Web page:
The following are questions submitted by Federal Times readers about retirement and other issues facing the federal workforce. They are answered by Reg Jones, a charter member of the senior executive service and a Federal Times columnist since 1995.
Question: I plan on retiring in December. I current receive an annuity as I retired from the federal government 25 years ago. I went back to work for the federal government in 2005 and have continued receiving my annuity and it is reducing my salary dollar for dollar. When I retire the end of December 2022 my annuity will be redetermined using my high three years. Will the COLA be applied to this in January 2023 as I have never stopped receiving an annuity?
Reg Answers: Yes, you will receive the annual cost-of-living adjustment in your January annuity payment. However, because you are retiring at the end of December, that January 1 COLA will be applied to your current annuity not the annuity you will be receiving after it is redetermined.
How do I calculate my Service Computation Date?
Question: Is there a form or worksheet one can use to calculate the Service Computation Date for retirement if I use the dates on my SF-50? Thank you in advance for having an excellent information tool for federal employees.
Reg Answers: For most employees, the Service Computation Date (Leave) located on line 31 of their Standard Form 50 will be the same as their service computation date. However, if you have periods of creditable service, e.g., active duty service, the SCD won’t tell you your total length of service. To find that out, you’ll need to check with your servicing personnel office. They can review your Official Personnel Folder (OPF), identify all periods of creditable service, and provide you with an accurate SCD. Be aware that there may be some periods of service for which a deposit would need to be made to get credit for that time.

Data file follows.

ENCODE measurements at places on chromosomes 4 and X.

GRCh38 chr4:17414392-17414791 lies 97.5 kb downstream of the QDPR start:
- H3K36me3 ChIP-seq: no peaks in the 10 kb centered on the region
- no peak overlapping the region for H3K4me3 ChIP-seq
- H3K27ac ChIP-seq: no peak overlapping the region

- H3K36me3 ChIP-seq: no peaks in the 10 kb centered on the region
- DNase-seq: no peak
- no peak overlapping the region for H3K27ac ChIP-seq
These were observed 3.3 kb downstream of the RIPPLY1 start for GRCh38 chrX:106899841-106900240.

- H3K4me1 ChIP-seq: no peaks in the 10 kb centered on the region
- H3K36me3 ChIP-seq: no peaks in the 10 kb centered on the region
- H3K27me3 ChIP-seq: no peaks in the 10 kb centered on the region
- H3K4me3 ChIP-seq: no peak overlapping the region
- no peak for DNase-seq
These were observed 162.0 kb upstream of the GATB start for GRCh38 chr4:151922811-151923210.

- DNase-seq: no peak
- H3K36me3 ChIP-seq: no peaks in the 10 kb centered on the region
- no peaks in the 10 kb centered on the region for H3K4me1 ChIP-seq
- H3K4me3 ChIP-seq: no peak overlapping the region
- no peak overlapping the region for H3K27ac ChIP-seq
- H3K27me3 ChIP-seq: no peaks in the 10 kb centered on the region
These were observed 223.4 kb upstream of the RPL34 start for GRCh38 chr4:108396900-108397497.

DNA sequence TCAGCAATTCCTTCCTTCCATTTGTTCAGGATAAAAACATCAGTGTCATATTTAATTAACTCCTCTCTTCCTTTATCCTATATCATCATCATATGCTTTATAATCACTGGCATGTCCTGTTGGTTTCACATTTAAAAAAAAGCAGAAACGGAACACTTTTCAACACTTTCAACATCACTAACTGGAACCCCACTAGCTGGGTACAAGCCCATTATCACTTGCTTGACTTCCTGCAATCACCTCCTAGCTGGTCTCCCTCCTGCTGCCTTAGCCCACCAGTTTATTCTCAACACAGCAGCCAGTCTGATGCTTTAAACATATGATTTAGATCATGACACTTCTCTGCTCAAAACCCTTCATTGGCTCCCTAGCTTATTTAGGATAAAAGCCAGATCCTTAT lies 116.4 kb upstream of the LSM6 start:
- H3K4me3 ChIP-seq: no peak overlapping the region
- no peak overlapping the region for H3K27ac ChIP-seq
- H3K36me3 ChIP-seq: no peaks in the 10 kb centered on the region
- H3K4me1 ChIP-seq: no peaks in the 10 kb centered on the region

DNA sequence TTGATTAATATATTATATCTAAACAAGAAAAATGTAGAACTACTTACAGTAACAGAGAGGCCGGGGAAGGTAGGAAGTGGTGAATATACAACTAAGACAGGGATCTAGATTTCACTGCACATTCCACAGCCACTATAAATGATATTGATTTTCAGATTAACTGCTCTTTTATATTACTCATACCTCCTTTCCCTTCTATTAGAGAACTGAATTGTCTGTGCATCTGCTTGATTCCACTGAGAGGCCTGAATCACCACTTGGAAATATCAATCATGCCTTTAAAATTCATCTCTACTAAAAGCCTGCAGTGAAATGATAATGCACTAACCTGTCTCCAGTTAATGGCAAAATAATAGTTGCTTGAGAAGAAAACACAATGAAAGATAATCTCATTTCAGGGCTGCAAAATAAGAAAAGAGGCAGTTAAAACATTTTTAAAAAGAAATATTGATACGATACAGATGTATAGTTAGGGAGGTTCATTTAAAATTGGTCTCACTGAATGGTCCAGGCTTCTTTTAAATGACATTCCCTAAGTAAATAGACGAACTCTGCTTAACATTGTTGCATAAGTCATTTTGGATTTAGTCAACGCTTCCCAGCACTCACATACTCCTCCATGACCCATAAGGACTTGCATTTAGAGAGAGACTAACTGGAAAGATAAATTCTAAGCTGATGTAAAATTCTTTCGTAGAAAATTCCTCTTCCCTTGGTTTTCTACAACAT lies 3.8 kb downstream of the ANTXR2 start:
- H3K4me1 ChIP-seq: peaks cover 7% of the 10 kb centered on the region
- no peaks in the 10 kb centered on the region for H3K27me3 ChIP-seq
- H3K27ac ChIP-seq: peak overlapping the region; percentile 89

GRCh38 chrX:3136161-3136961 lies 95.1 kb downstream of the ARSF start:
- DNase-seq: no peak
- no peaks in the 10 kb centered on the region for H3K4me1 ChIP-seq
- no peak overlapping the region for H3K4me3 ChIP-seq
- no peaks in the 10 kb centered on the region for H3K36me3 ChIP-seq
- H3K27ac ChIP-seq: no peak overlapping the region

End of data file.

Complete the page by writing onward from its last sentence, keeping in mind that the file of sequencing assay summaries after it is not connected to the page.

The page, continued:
Am I entitled to the FERS Annuity Supplement?
Question: I retired under a VERA in July 2021 with 30 years and 1 month of service at age 55 and 3 months (YOB was 1966). As I understand, I should be entitled to the FERS Annuity Supplement at my MRA, which is 56 yrs. 4 months - in my case that would be 08/04/22. My question is: when should I receive my first FERS Annuity Supplement payment if it is/were paid timely? I have contacted OPM by phone, but the customer service representative was unfortunately not knowledgeable regarding this question for my particular circumstance. I appreciate any information you can provide.
Reg Answers: You would be eligible for the FERS annuity supplement at the beginning of the first full month after you reach your MRA. In your case that would be September 1, 2022. However, when you actually receive it will depend on both processing times at OPM and the Department of the Treasury’s payment schedule. If it isn’t included in your September annuity payment, it will be included in a later one and be retroactive to the date on which it was first due.
Can I get credit for LEO service?
Question: I served for 10.3 years in a federal LEO position then transferred to a non-LEO position within a different agency. I now have 35 years of service and am retiring. Will I still receive the LEO retirement for my 10.3 years of service that were withheld at a higher rate for retirement. If not, what regulation prevents that and why would I not get back at least the amount of additional retirement that was withheld during that time period?
Reg Answers: No, you will not receive LEO retirement benefits for your 10.3 years of LEO service. Only those law enforcement officers who meet the age and service requirements to retire as an LEO are entitled to that enhanced benefit. Further, you will not be entitled to a refund of your excess contributions to the retirement fund. As a rule, laws and regulations only specify what an employee is entitled to, not what they aren’t. There is no provision in either of them that would entitle you to a refund.
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Reg Jones is the resident expert on retirement and the federal government at Federal Times. From 1979 until 1995, he served as an assistant director of the U.S. Office of Personnel Management handling recruiting and examining, white and blue collar pay, retirement, insurance and other issues. From 1977 to 1979, he was deputy director of the Bureau of Policies and Standards in the U.S. Civil Service Commission. The opinions expressed are his own.